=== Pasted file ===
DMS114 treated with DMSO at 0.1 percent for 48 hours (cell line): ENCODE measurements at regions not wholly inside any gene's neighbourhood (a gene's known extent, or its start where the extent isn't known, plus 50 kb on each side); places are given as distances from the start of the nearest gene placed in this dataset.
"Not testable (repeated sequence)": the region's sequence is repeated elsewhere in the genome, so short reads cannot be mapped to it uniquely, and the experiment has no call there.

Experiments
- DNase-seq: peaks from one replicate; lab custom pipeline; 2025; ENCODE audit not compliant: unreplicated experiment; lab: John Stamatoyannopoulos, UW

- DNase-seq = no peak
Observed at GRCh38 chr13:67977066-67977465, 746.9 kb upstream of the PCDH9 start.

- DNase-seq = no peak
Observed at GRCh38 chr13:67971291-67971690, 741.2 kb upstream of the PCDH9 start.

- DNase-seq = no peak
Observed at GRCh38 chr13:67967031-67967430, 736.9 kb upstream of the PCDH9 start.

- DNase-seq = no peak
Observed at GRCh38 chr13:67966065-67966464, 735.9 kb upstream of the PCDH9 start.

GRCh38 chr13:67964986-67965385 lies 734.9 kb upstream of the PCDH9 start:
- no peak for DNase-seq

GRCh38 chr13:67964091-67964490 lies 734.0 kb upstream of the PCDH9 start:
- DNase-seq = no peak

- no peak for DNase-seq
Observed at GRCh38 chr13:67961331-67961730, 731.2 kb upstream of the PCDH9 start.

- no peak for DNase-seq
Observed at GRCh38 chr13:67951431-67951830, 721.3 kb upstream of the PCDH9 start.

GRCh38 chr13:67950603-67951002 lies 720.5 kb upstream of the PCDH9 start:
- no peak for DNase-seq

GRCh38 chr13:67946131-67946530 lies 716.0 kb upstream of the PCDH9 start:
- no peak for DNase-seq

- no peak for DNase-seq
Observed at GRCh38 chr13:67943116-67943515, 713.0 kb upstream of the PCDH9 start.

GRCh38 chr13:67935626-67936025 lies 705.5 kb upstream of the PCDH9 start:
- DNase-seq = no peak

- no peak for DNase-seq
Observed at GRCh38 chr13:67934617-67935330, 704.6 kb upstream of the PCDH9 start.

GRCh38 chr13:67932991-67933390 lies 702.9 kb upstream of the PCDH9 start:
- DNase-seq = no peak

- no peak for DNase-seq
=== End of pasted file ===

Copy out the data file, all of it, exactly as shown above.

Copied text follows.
DMS114 treated with DMSO at 0.1 percent for 48 hours (cell line): ENCODE measurements at regions not wholly inside any gene's neighbourhood (a gene's known extent, or its start where the extent isn't known, plus 50 kb on each side); places are given as distances from the start of the nearest gene placed in this dataset.
"Not testable (repeated sequence)": the region's sequence is repeated elsewhere in the genome, so short reads cannot be mapped to it uniquely, and the experiment has no call there.

Experiments
- DNase-seq: peaks from one replicate; lab custom pipeline; 2025; ENCODE audit not compliant: unreplicated experiment; lab: John Stamatoyannopoulos, UW

- DNase-seq = no peak
Observed at GRCh38 chr13:67977066-67977465, 746.9 kb upstream of the PCDH9 start.

- DNase-seq = no peak
Observed at GRCh38 chr13:67971291-67971690, 741.2 kb upstream of the PCDH9 start.

- DNase-seq = no peak
Observed at GRCh38 chr13:67967031-67967430, 736.9 kb upstream of the PCDH9 start.

- DNase-seq = no peak
Observed at GRCh38 chr13:67966065-67966464, 735.9 kb upstream of the PCDH9 start.

GRCh38 chr13:67964986-67965385 lies 734.9 kb upstream of the PCDH9 start:
- no peak for DNase-seq

GRCh38 chr13:67964091-67964490 lies 734.0 kb upstream of the PCDH9 start:
- DNase-seq = no peak

- no peak for DNase-seq
Observed at GRCh38 chr13:67961331-67961730, 731.2 kb upstream of the PCDH9 start.

- no peak for DNase-seq
Observed at GRCh38 chr13:67951431-67951830, 721.3 kb upstream of the PCDH9 start.

GRCh38 chr13:67950603-67951002 lies 720.5 kb upstream of the PCDH9 start:
- no peak for DNase-seq

GRCh38 chr13:67946131-67946530 lies 716.0 kb upstream of the PCDH9 start:
- no peak for DNase-seq

- no peak for DNase-seq
Observed at GRCh38 chr13:67943116-67943515, 713.0 kb upstream of the PCDH9 start.

GRCh38 chr13:67935626-67936025 lies 705.5 kb upstream of the PCDH9 start:
- DNase-seq = no peak

- no peak for DNase-seq
Observed at GRCh38 chr13:67934617-67935330, 704.6 kb upstream of the PCDH9 start.

GRCh38 chr13:67932991-67933390 lies 702.9 kb upstream of the PCDH9 start:
- DNase-seq = no peak

- no peak for DNase-seq